Food plots for deer testicles
Bio Nugget of the Week
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This is another test run of what will likely become a weekly feature.
The purpose of this feature is simple. Each week, I merely share a bit of deer biology. Much of it may seem trivial. That would be a mistake. The more we know about deer the better hunters and managers we become.
Most all of us are familiar with the hormone testosterone, at least as it applies to men. There’s a reason that old sayings/phrases refer to stuff like, “too much testosterone in the room,” and such. It generally drives aggression levels and sex drive in human males. It’s an over simplification, but it generally does the same to bucks. The higher testosterone levels become the more significant its impact on a buck’s behaviors. Also, similarly to humans, testosterone levels over the natural life of a buck bell curves, starting low, peaking in the prime of their life span and reducing with old age.
Now, just like in humans, testosterone levels impact more than sex drive and whether to get into or walk away from fights. A big differentiation is that, for humans, testosterone levels can certainly change, but it’s not cyclical over the year, to the point it is with bucks. You can literally see that in the antler shedding and growing process. The drop in testosterone after the breeding season helps induce antler shedding. A new set of antlers then begins growing. That continues until rising testosterone levels spur the hardening of antlers/death of velvet, stopping the necessary blood flow that antlers require for growth.
As a side note, testicular damage that results in a very significant reduction or complete halt of testosterone flow/production is what’s responsible for those rare velvet bucks running around in November and beyond, well past when traditional velvet shedding occurs. I did a piece on what was the new record velvet buck, another ridiculously big buck I did a piece on, as well as a buck a past client took on his C MN ground, the first year I managed it (see pic). Each one had obvious damage to their testicles, stopping or greatly reducing their testosterone levels. In turn, their racks kept growing, well after their brethren had stopped for the year.
As stated, there’s still more to it, but just what’s been covered gives us some valuable info to apply. In short, you can view testosterone as the gas that drives Mr. Big’s engine. When testosterone is cranking, he generally moves more, looking for sex and/or defending his turf, scrapes more, rubs more and is generally at his most willing to engage in all out brawls. At the same time, remember that testosterone levels have a strong tendency of bell curving over the course of a buck’s life, peaking in his prime years of maturity. Unlike in human males, bucks also experience an annual peak (typically around breeding season) and valley (late winter, spring and summer). Finally, testosterone levels in mature bucks tend to rise before younger bucks.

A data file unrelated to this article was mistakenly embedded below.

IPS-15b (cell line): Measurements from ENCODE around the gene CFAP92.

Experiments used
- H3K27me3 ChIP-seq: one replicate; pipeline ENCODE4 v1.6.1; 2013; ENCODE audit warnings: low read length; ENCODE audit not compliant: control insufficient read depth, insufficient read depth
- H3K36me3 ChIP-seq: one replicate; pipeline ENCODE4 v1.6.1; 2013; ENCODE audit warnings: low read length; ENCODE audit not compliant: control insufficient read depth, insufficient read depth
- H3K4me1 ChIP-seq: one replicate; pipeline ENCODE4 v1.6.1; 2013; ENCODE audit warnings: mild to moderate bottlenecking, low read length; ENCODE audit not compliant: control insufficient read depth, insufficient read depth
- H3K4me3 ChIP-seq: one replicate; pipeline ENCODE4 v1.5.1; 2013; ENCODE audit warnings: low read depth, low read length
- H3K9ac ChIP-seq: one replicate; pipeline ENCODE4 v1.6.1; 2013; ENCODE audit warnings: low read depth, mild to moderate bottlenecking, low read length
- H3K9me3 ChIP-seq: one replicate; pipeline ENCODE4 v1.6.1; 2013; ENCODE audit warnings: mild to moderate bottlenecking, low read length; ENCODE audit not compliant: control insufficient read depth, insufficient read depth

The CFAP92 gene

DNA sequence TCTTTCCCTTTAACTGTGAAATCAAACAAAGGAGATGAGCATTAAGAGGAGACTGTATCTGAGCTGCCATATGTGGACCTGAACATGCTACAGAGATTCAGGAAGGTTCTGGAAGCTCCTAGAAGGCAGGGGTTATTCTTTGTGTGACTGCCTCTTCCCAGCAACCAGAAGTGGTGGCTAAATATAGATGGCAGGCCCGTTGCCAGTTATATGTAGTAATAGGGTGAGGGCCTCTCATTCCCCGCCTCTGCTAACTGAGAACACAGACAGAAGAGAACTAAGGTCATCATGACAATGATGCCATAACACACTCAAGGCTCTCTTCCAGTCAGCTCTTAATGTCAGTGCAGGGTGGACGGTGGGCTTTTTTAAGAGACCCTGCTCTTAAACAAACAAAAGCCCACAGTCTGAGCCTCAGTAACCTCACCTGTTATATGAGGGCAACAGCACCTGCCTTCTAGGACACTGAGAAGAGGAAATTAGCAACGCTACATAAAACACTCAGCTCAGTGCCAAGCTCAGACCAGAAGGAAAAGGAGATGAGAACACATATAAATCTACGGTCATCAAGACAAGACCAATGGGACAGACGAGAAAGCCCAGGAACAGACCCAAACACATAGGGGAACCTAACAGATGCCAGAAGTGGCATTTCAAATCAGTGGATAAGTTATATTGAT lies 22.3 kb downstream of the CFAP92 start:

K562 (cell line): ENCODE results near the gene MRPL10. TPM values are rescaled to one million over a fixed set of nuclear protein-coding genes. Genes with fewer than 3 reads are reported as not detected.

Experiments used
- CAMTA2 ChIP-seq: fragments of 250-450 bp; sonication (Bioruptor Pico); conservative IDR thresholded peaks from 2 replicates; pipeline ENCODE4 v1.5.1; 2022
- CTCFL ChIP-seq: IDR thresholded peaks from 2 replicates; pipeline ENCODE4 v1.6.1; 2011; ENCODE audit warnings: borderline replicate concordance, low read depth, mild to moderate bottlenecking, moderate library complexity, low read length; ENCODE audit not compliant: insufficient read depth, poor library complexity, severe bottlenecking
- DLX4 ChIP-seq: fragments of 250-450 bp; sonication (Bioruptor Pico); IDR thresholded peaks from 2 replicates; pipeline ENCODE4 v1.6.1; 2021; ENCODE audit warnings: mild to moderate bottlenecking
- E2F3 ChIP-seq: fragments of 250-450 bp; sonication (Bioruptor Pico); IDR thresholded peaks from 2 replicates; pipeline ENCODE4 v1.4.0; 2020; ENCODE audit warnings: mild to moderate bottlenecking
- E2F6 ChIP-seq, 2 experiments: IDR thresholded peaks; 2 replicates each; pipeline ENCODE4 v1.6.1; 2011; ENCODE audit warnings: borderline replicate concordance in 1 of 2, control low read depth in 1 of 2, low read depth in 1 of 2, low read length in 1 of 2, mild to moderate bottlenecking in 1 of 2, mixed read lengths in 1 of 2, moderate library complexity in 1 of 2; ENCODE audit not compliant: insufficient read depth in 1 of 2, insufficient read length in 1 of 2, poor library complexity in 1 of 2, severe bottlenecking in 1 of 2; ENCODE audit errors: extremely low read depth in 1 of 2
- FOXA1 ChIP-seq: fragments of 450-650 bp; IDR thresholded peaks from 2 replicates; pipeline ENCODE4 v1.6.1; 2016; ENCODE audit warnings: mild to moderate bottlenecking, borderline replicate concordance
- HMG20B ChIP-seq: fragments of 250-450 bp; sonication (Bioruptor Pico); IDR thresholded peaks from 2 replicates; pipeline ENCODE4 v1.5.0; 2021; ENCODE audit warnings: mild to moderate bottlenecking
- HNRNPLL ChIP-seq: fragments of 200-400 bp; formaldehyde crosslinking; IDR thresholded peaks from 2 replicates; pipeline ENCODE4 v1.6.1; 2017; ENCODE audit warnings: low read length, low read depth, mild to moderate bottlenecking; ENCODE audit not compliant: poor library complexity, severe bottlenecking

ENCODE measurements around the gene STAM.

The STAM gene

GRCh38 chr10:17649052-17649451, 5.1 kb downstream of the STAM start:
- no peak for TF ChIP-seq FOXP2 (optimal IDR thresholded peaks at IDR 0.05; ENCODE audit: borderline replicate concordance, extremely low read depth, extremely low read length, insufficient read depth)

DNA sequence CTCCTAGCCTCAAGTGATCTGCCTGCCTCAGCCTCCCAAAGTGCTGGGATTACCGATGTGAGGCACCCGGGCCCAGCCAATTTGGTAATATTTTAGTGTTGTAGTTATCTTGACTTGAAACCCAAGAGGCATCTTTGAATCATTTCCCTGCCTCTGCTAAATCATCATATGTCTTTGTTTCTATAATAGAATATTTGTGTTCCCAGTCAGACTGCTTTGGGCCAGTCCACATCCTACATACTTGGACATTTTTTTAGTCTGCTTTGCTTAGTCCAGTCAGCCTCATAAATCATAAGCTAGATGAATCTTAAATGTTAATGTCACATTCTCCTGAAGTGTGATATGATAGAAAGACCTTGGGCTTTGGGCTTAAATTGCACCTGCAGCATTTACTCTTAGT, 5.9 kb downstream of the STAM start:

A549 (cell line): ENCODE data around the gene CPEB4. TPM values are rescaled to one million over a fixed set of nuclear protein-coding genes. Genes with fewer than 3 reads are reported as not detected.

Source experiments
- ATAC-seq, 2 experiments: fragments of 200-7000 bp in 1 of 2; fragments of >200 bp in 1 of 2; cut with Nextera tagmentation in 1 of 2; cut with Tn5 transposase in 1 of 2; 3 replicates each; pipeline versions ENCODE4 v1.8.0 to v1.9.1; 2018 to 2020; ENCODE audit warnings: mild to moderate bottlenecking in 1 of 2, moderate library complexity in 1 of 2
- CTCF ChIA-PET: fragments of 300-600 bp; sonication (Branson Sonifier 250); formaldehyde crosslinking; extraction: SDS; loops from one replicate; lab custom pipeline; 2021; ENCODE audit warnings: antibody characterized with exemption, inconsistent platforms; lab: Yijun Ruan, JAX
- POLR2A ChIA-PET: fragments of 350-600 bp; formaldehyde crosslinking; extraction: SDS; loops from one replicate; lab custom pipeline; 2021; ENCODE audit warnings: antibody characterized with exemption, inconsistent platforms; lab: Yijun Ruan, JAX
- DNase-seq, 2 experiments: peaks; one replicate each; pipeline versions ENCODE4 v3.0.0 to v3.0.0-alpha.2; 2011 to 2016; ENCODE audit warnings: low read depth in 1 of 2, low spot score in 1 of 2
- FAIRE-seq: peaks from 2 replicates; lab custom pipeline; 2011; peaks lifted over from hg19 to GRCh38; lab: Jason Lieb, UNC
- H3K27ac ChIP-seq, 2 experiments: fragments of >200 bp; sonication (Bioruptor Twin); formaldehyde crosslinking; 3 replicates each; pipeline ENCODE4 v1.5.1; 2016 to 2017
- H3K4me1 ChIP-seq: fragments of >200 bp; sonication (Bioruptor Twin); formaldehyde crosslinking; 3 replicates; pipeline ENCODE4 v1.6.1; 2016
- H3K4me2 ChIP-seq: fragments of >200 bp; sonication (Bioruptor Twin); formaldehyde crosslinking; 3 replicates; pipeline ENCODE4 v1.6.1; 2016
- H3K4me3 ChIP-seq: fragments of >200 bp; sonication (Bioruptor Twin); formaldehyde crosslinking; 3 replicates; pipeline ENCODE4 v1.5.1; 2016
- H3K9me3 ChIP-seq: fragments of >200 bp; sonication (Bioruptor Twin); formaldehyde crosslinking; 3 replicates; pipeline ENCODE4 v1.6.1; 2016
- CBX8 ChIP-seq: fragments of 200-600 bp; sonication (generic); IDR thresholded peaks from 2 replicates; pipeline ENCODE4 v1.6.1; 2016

How Can We Use This?
Right off the bat, due to mature bucks having higher testosterone levels than the younger bucks, the first rubs and scrapes, particularly when considerably earlier than normal, are most often made by mature bucks. At the same time, those elevated levels in mature bucks also can typically be seen in the rubs themselves. Mr. Big tends to trash the rub trees considerably more than those 1.5 & 2.5 year old bucks. Part of that is due to the 3.5+s being bigger and stronger. However, I think it’s a safe bet to say testosterone levels have a lot more to do with that. It’s not that the youngsters aren’t strong enough to trash saplings. They just don’t have their buddy testosterone pushing them as hard to beat the snot out of that tree as he’s shoving Mr. Big to rip it to shreds. All of that obviously can be valuable info for scouting.
It also provides answers to some observations. Those that have been lucky enough to hunt populations with a more natural age dynamics, offering a good % of mature bucks, you can see a very noticeable difference in the 1.5, 2.5 and even 3.5 year old bucks. The youngsters are actually intimidated by the big boys. That intimidation surpasses their testosterone production, causing a reduction in them preforming breeding rituals. Will they breed, if given the chance? No doubt, but they don’t work as hard for it and are every bit as likely to run the other way, if they hear you rattling or hitting your grunt tube. Compare that to most grounds and those youngsters are far more likely to come running like drooling idiots to someone rattling or grunting, when Mr. Big isn’t suppressing their testosterone levels.
As a side note, if you are lucky enough to hunt a population with good age structure, when that youngster is tentatively approaching that scrape, as soon as he starts working the scrape, hit a loud, deep grunt. You won’t get it every time, but I’ve had young bucks actually run right into trees, so desperate not to get beat up by Mr. Big. Do that on typical grounds and you’ll be lucky to even get them to stop working the scrape long enough to glance at you.
Finally, knowing all of this shows the fallacy of basing any rut timing conclusions on observations of young buck behaviors. Not only does that foolish 2.5 year old chasing the doe around the woods in mid October not have the experience to know what he’s doing, he doesn’t even have mature body chemistry instructing him, yet. We can certainly learn a ton of stuff from young bucks, but using them to help determine the current rut phases is next to worthless, as they are leaves blowing any way the wind pushes them at the moment. Mr. Big IS the wid.